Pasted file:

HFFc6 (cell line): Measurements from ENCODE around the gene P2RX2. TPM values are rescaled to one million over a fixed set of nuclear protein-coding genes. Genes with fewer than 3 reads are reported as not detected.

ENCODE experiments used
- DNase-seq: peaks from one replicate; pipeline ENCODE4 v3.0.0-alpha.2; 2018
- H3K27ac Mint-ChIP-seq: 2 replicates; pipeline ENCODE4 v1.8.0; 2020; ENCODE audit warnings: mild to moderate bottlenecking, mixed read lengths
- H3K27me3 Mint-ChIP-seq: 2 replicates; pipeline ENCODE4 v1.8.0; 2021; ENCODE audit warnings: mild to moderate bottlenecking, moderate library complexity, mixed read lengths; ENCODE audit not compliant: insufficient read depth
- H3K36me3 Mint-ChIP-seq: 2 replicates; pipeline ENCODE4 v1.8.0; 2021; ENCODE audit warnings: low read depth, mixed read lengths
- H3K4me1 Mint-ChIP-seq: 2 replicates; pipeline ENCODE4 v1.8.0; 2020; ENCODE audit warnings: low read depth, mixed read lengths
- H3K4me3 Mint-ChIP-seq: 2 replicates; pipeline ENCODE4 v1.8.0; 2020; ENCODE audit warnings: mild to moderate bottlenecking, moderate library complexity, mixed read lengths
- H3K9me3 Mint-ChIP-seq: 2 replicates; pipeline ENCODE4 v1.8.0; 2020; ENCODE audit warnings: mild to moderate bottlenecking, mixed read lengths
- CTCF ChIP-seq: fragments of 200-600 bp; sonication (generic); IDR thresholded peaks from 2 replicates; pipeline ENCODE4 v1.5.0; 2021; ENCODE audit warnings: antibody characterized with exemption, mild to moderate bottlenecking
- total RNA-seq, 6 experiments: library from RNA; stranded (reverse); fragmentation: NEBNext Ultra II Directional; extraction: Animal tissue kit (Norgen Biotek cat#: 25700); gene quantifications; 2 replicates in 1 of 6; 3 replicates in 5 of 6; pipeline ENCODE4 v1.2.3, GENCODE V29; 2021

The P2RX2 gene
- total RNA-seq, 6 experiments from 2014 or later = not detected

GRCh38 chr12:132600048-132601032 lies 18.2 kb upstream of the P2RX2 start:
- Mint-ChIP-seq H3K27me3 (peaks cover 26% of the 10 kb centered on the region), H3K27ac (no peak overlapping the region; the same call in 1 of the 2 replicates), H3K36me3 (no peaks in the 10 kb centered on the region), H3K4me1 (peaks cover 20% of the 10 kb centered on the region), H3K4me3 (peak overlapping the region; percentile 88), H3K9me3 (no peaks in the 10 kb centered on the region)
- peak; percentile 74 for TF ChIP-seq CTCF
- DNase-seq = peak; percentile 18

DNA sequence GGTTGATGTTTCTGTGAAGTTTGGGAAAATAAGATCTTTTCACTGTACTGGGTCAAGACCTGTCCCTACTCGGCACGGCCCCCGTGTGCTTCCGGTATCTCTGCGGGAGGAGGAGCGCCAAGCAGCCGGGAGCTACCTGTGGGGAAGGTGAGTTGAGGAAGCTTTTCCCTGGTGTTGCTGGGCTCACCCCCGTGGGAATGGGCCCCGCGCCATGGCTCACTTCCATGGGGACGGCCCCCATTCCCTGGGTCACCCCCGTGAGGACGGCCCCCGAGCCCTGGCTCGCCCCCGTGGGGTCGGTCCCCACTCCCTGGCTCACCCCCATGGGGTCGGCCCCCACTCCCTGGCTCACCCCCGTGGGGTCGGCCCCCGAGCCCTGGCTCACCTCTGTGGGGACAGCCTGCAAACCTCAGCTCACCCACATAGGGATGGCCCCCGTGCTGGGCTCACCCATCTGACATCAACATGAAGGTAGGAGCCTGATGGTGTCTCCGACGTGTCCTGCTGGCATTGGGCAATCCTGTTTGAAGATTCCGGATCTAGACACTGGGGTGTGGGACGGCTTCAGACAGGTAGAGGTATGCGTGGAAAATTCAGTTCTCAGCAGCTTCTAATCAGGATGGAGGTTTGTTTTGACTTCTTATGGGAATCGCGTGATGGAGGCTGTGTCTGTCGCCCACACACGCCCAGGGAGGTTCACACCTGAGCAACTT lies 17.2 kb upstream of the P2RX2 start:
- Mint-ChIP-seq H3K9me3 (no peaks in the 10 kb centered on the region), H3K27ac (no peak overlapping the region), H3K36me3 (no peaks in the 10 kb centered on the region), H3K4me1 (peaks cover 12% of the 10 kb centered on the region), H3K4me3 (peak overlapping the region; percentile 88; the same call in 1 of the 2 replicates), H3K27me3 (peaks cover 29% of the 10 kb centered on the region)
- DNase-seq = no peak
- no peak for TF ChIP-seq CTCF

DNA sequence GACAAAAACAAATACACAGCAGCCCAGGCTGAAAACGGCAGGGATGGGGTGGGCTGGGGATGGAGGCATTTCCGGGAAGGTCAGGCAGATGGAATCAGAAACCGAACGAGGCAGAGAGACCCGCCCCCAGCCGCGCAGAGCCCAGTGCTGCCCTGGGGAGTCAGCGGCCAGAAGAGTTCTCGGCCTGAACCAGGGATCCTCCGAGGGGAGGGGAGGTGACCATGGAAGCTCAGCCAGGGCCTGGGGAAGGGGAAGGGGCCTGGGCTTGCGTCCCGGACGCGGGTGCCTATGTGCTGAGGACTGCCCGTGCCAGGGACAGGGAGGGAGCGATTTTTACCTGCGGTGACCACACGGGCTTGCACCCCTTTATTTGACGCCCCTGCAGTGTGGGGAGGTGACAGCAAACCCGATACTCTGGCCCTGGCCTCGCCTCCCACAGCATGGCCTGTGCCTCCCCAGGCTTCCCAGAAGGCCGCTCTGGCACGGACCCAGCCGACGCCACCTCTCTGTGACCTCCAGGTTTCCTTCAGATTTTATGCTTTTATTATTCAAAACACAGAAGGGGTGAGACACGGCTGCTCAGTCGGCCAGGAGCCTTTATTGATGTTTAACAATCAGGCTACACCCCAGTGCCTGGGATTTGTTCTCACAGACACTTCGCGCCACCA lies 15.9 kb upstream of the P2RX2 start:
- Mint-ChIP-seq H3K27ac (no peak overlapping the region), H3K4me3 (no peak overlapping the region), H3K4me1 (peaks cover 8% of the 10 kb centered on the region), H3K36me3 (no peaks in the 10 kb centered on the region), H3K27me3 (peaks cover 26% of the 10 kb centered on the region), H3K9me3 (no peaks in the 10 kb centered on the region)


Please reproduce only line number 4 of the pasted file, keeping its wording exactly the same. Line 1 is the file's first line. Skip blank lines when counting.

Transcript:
- H3K27ac Mint-ChIP-seq: 2 replicates; pipeline ENCODE4 v1.8.0; 2020; ENCODE audit warnings: mild to moderate bottlenecking, mixed read lengths